Here, the require statement ensures that the amount must be greater than zero. This means there cannot be a witness of the satisfy command with amount equal to zero.

3. Modeling Reverts in Solidity Calls

The default method of calling Solidity functions within CVL is to assume they do not revert. This behavior can be adjusted with the @withrevert modifier. After every Solidity call, even if it is not marked with @withrevert, a builtin variable called lastReverted is updated according to whether the Solidity call reverted or not.

Note: For calls without @withrevert, lastReverted is automatically set to to false.


assert !lastReverted;

In this example, we call to f without pruning the reverting paths, and then we assert that the call to f did not revert on any given input.

uint256 limit = 100;
uint256 value;
require value > limit;
assert lastReverted, "Expected revert when value exceeds limit";

In this example, the @withrevert modifier is applied to the Deposit function call, which is expected to revert if the value exceeds the specified limit. The assert statement checks whether lastReverted is true, ensuring that the contract execution does revert as anticipated when the condition is violated. The error message in the assert provides additional context about the expectation.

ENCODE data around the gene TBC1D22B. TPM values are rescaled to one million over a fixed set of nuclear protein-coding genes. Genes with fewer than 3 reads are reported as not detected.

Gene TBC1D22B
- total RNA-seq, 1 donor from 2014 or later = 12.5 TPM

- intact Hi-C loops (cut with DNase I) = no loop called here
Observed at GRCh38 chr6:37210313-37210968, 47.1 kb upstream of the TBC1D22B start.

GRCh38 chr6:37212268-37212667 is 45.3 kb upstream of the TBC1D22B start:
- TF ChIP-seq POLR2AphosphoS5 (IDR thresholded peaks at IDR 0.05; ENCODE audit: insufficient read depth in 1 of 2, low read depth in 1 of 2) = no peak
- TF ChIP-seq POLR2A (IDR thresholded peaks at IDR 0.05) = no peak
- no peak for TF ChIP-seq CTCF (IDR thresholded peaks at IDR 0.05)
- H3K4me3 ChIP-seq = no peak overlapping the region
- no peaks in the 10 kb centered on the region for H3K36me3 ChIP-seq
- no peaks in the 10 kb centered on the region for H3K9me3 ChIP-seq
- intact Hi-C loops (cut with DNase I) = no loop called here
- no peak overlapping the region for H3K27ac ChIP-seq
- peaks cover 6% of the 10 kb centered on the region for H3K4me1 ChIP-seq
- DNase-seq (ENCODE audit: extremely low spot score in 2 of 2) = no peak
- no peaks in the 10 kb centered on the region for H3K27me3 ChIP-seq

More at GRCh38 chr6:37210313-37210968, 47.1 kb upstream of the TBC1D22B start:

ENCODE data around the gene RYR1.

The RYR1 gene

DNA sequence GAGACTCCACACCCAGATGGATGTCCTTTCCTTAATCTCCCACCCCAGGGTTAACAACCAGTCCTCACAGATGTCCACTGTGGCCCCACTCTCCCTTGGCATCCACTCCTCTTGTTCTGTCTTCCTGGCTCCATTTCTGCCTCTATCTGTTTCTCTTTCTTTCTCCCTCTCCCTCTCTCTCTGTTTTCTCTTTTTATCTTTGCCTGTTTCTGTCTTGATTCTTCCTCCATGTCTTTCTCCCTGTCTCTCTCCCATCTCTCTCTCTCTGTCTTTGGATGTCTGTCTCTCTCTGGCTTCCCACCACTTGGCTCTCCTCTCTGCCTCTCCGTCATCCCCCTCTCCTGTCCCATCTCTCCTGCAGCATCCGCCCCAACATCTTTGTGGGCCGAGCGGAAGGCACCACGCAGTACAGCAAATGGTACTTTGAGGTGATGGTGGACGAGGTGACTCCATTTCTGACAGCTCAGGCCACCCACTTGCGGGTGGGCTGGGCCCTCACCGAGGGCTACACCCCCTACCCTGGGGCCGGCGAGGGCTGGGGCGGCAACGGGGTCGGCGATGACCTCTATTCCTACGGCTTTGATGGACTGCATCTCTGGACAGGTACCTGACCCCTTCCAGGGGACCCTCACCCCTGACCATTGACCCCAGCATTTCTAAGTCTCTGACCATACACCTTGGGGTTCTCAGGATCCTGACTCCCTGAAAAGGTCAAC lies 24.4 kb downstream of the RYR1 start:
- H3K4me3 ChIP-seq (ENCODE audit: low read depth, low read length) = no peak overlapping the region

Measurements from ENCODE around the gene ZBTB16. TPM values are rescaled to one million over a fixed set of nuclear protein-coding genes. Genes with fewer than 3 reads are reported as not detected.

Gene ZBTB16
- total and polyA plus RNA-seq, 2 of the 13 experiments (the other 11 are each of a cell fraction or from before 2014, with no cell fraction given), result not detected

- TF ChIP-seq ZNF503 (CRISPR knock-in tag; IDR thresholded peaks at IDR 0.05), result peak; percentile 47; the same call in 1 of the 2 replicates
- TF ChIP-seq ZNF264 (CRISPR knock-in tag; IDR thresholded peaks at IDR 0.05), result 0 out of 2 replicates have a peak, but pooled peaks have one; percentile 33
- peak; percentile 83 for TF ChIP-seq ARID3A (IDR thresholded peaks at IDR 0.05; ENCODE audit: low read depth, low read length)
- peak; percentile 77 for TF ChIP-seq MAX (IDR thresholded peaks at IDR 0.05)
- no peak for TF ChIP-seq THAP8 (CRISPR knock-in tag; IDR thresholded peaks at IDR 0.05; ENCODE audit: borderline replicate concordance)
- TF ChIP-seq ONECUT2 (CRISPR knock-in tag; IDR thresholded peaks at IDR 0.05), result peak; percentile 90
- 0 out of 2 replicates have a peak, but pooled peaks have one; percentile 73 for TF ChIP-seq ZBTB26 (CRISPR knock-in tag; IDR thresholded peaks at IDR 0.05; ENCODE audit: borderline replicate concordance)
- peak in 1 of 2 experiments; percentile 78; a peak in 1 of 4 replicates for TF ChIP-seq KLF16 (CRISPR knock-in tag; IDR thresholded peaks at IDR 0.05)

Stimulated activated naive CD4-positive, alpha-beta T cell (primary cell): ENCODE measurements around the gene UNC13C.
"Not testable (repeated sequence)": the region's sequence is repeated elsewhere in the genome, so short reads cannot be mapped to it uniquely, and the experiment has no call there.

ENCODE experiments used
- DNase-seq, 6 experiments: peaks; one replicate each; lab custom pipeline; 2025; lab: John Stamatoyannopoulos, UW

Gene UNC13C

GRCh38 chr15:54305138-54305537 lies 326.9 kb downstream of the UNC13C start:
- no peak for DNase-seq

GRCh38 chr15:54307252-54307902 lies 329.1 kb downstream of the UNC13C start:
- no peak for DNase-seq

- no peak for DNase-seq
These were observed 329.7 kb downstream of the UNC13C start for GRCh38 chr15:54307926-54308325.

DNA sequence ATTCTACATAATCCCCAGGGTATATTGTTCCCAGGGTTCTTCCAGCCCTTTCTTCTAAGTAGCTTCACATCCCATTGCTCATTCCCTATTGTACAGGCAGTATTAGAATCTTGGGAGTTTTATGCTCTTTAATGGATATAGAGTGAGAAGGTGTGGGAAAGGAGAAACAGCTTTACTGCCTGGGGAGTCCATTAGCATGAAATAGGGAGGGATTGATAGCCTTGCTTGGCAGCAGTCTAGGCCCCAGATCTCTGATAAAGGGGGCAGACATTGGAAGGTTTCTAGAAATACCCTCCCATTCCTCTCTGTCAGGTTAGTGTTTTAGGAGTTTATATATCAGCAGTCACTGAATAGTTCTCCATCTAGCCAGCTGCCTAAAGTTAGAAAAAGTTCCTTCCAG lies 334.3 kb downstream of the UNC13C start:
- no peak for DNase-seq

4. Return Statement


return expression;


The return statement is used to terminate the execution of a function and return a value. It can only be used in functions to specify the value to be returned.

function calculateSum(uint256 a, uint256 b) returns (uint256) {
    return a + b;

This example defines a function calculateSum that takes two parameters and returns their sum.


Solidity-like statements in CVL simplify the process of writing specifications by using a syntax that closely resembles Solidity. These statements align with the familiar patterns and structures used in Solidity smart contracts, making it easier for developers and auditors to express and verify the desired behaviors and conditions in a contract. Understanding and using these statements contributes to more readable and expressive CVL specifications.